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Tax Tips


Turning Your Stock-Market Lemons into Lemonade

Kathy Kristof

The wise investor doesn't leave tax strategy until the end of the year.



Despite the stock market's strong rally last week, shares are still down almost 7% since April 2, and dozens of financial pundits are calmly telling clients to "stay the course" to avoid selling into a market rout. But a better response may be to sell, says Rande Spiegelman, vice-president of financial planning at Charles Schwab & Co.

SEE ALSO: Brace Yourself for Tax Changes in 2012

Not that you should throw in the towel or change your investment strategy. But recognize that market reversals can present a good opportunity to harvest tax losses that you can use to offset future gains. "The problem is that most people think about tax-loss harvesting at the end of the year," he says. "That's an arbitrary time that limits your flexibility. When the market is down, particularly when it happens fairly quickly, you ought to see if you can recognize some losses."

In the wonderful world of investment tax planning, today's loss is tomorrow's write-off. The more optimistic you are about the long-term prospects in your portfolio, the more you're likely to want to trigger a few losses when opportunities arise. Now may be one of those times.

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Before you begin prospecting for potential losses, remember that even if you were badly burned by the market in recent weeks, you might not have a loss as far as the IRS is concerned. For tax purposes, a loss is not measured from peak value. Rather, it is based on your original investment, or tax basis. Consider a block of stock purchased for $10,000 that was worth $25,000 in early April but only $18,000 today. If you sell for $18,000, you might feel $7,000 poorer. But the IRS sees an $8,000 capital gain.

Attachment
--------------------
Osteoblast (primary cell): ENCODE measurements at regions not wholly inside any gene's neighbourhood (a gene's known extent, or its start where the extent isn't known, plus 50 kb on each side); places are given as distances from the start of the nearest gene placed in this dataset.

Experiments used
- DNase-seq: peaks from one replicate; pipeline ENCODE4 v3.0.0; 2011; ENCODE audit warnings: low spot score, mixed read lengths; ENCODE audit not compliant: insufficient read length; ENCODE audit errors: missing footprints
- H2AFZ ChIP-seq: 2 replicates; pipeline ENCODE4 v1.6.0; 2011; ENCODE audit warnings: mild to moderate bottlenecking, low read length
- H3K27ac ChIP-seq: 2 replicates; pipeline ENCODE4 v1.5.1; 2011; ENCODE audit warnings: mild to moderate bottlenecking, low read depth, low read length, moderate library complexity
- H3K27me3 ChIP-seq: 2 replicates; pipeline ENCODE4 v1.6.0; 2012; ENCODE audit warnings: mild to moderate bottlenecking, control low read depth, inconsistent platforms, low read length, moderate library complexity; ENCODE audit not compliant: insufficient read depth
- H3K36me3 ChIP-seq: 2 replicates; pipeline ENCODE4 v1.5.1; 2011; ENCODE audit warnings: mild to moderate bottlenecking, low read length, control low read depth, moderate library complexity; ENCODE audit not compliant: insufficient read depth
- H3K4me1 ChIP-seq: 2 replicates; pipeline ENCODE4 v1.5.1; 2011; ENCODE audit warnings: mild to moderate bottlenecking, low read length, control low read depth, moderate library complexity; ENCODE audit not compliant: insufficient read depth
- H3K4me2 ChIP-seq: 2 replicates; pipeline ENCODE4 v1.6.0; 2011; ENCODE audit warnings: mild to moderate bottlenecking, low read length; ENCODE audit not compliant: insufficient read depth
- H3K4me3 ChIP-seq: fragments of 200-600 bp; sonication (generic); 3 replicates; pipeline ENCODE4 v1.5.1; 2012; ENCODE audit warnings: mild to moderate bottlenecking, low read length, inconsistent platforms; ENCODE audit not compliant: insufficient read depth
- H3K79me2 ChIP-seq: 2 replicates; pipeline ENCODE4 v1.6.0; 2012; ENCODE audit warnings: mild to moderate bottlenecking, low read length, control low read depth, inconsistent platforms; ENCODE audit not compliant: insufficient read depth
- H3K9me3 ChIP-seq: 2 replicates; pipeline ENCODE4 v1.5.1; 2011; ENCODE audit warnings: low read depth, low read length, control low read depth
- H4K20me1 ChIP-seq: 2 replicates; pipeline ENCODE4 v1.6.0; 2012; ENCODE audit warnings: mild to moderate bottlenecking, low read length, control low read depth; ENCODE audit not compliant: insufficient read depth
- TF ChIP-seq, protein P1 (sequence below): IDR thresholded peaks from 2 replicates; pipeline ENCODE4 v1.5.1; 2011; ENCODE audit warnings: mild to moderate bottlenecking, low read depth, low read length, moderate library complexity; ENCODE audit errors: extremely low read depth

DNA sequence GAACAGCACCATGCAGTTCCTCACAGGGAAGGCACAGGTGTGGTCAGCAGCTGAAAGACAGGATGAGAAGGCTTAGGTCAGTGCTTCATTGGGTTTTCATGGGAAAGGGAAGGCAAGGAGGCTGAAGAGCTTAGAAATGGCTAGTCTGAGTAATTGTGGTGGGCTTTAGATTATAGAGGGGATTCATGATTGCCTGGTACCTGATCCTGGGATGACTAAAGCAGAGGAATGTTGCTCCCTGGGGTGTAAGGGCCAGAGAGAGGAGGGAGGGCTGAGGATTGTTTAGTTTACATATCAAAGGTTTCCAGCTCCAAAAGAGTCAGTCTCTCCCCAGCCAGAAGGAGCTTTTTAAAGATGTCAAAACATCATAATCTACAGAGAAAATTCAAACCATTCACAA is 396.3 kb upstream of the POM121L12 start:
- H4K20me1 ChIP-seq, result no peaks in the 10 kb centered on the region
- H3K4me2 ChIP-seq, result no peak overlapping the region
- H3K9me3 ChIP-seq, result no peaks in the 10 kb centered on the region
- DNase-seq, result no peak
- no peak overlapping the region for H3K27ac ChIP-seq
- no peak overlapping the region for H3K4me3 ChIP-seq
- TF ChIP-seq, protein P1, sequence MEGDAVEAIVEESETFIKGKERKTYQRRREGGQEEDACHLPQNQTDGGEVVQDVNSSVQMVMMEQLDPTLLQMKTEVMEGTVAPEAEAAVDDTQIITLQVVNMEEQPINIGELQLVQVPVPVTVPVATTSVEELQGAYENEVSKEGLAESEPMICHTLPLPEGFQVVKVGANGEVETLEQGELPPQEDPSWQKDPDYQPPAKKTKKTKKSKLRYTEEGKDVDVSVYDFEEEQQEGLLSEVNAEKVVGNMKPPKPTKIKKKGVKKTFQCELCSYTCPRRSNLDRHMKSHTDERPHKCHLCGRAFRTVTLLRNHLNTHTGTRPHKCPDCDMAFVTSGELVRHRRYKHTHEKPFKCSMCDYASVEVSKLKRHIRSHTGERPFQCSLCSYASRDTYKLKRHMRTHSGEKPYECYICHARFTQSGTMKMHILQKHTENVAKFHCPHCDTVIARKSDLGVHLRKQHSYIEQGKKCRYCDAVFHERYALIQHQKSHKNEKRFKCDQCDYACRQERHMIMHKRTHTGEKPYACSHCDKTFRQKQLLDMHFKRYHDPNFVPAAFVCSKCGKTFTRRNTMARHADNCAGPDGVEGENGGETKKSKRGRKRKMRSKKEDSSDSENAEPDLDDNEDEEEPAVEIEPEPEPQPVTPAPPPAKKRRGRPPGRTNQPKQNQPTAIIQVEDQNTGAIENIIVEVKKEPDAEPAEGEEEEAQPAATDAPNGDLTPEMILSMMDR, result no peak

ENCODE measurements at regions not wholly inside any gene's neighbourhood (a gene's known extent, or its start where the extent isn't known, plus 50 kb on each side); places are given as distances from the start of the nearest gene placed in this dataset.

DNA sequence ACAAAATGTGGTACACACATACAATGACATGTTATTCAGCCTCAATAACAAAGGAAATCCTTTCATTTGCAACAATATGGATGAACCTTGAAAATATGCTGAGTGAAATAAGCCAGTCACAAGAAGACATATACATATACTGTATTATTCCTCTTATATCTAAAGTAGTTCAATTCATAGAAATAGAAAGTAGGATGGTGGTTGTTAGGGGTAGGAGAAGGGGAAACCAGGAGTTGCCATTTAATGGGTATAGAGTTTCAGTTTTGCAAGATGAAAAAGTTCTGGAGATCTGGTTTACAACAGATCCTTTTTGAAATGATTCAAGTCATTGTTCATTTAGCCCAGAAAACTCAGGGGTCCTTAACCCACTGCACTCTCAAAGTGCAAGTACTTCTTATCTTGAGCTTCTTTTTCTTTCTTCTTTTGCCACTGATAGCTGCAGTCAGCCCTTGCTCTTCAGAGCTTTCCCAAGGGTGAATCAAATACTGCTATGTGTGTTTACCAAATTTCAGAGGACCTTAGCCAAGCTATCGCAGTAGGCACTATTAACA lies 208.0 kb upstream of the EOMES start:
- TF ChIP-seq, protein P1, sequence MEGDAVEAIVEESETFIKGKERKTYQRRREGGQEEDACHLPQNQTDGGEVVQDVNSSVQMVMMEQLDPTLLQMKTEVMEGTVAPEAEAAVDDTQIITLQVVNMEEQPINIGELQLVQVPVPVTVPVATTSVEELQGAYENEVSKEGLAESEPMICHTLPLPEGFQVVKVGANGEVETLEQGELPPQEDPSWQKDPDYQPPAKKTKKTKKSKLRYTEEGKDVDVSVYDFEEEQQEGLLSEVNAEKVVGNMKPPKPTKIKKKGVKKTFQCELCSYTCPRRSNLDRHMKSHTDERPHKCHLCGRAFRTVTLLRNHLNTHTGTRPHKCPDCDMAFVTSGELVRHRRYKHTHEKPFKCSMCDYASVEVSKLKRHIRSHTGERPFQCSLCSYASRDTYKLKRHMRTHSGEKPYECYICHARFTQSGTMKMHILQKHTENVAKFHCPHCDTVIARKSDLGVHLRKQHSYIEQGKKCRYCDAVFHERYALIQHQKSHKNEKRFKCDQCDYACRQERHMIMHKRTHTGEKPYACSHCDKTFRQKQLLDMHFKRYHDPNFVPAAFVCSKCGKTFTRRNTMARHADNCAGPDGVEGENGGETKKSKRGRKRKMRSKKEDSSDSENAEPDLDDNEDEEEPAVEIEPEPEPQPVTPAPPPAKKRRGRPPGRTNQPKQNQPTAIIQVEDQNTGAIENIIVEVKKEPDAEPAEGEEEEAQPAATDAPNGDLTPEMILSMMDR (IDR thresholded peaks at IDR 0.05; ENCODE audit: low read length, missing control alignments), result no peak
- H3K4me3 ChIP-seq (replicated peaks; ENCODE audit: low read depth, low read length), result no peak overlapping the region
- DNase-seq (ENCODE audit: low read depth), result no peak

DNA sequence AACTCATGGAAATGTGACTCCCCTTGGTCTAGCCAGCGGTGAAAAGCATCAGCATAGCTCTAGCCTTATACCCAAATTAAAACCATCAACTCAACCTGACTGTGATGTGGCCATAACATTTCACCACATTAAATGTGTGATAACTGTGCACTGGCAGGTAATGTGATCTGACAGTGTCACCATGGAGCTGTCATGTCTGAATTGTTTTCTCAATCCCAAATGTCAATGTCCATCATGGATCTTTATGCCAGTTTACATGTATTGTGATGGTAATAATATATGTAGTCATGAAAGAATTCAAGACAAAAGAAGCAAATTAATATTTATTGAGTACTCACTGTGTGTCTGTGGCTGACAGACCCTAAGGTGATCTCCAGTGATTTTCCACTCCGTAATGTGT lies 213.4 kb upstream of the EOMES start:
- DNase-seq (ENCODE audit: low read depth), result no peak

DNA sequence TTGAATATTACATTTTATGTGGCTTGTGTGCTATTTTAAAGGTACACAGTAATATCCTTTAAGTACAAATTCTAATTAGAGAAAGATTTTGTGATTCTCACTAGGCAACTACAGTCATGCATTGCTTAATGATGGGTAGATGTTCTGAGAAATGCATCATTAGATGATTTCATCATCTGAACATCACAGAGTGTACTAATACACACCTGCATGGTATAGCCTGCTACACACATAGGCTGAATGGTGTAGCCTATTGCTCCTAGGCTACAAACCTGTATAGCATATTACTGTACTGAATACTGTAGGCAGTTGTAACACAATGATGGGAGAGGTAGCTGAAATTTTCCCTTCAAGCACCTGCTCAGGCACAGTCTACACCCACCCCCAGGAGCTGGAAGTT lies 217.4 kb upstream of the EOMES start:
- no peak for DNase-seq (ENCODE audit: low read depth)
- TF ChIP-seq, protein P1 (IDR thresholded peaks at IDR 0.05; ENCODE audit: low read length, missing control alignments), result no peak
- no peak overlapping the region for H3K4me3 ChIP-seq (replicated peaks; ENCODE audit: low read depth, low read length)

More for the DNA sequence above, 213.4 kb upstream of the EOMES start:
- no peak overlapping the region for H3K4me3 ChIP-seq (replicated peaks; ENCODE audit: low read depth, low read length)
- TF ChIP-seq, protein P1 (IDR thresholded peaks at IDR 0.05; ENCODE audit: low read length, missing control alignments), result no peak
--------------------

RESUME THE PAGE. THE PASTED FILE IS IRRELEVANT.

On the other hand, if you were burned by particularly bad timing – you jumped into stocks big in late April, thinking that you were missing the run-up – now could be the time to sell that money-losing holding. You should simultaneously buy back something similar, so you don't lose the chance to profit from the next market rise.

Beware the wash-sale rule. Assuming you have losses to harvest, you have to move carefully to avoid running afoul of the tax man or messing up your portfolio. That's because wash-sale rules bar you from taking a write-off if you repurchase the same or a "substantially identical" security within 30 days of a sale.

Because there's no way to predict when the market – or an individual stock – might recover, it's risky to sell a security that you really want to own. That makes it tricky to harvest losses on individual stocks. But if you own index funds or exchange-traded funds, which typically follow an index, tax loss harvesting is easy because there are many funds that are similar but not "substantially identical." That means you can sell one and repurchase a similar one in the same breath, triggering a valuable tax loss and maybe even leaving your portfolio in a better position to profit going forward.